Project Hero: SGT Leigh Ann Hester, Silver Star Posted by: McQ
on Saturday, January 28, 2006
In probably one of the most increidble stories to yet come out of the Iraq war is that of SGT Leigh Ann Hester. Hester, a National Guard MP and, in civilian life, a retail store manager, became the first woman to to be awarded the Silver Star since WWII. In a war where, even if not officially allowed, women soldiers have found themselves in combat, you'll see by SGT Hester's story that they've acquited themselves remarkably well. Although this particular story is pretty well known because of the "firsts" involved it is nevertheless a worthwile story to again spotlight:
Sgt. Leigh Ann Hester fought her way through an enemy ambush south of Baghdad, killing three insurgents with her M-4 rifle to save fellow soldiers' lives — and yesterday became the first woman since World War II to win the Silver Star medal for valor in combat.
The 23-year-old retail store manager from Bowling Green, Ky., won the award for skillfully leading her team of military police soldiers in a counterattack after about 50 insurgents ambushed a supply convoy they were guarding near Salman Pak on March 20.
The medal, rare for any soldier, underscores the growing role in combat of U.S. female troops in Iraq's guerrilla war, where tens of thousands of American women have served, 36 have been killed and 285 wounded, according to Pentagon figures.
After insurgents hit the convoy with a barrage of fire from machine guns, AK-47 assault rifles and rocket-propelled grenades, Hester "maneuvered her team through the kill zone into a flanking position where she assaulted a trench line with grenades and M203 rounds," according to the Army citation accompanying the Silver Star.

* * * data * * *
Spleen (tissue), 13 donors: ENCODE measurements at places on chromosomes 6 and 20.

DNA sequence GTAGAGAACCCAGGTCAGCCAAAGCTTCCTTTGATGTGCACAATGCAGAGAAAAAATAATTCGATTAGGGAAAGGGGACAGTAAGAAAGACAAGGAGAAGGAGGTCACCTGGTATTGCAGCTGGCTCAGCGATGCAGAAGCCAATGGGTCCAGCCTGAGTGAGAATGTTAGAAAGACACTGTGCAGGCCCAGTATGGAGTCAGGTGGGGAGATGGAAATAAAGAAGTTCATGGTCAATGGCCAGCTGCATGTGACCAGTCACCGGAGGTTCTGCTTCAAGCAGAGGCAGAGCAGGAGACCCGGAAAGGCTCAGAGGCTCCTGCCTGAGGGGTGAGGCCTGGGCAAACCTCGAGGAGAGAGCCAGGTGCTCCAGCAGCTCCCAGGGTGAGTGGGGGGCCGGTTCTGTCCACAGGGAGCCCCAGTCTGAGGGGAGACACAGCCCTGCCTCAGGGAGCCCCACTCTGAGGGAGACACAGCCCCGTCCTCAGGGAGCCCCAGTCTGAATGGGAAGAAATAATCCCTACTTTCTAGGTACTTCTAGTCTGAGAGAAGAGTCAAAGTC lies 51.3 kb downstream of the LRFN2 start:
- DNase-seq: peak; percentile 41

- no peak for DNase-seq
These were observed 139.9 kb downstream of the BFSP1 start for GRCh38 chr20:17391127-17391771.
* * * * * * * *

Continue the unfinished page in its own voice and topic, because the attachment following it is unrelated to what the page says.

"She then cleared two trenches with her squad leader where she engaged and eliminated three AIF [anti-Iraqi forces] with her M4 rifle. Her actions saved the lives of numerous convoy members," the citation stated.
Hester, a varsity softball and basketball player in high school, joined the Army in 2001 and was assigned to the Kentucky National Guard's 617th Military Police Company, based in Richmond, Ky.
A female driver with the unit, Spec. Ashley J. Pullen of Danville, Ky., won the Bronze Star for her bravery. Pullen laid down fire to suppress insurgents and then "exposed herself to heavy AIF fires in order to provide medical assistance to her critically injured comrades," saving several lives, her citation said.
Six other soldiers with Hester's unit won awards for defeating the ambush, leaving 27 insurgents dead, six wounded and one captured. They include Hester's squad leader, Staff. Sgt. Timothy F. Nein, who also won the Silver Star.
Note that SSG Timothy Nein also was awarded the Silver Star, and SPC Ashley Pullen awarded the Bronze Star for valor. I can't tell you how proud I am of all our OIF Soldiers, Sailors, Marines and Airmen, but SSG Hester and SPC Pullen's valorous actions provide you with a short glimpse at the calibre of women our military has within its ranks. They're professionals who don't shrink from their duty even under extremely trying circumstances and are the type any other soldier would be proud to have at their side when the going got tough.
PROJECT HERO is an ongoing attempt to highlight the valor of our military as they fight in both Iraq and Afghanistan. We constantly hear the negative and far to little of the positive and inspiring stories coming out of those countries. This is one small attempt to rectify that. If you know of a story of valor you'd like to see highlighted here (published on Saturday), please contact us. And we'd appreciate your link so we can spread the word.
I posted about Raven 42 when the after-action report showed up on some of the milblogs. Much of what I wrote was about the role of the competence and confidence which our military’s training produces. One of the reasons for the success of the action was that Sgt. Hester was able to reach blindly into one of the other vehicles of her unit and instantly put her hands on the ammunition she needed.
I JOINED THE NAVY IN 1982.AND I DID WHAT MOST MEN THOUGHT I COULDN’T,, I WAS ONE OF THE FIRST WOMEN TO BECOME AN HT..(WHICH WAS A MAN’S RATE) BUT I DID IT...AND I AM SO PROUD TO HEAR THAT WOMEN ARE GETTING SOME GRADIFICATION FOR WHAT WE CAN DO...CONGRATS LEIGH ANN AND WE ARE STRONG MENTALLY, PHYSIALLY, AND EMOTIONALLY...I AM WOMAN HEAR ME ROAR..LOL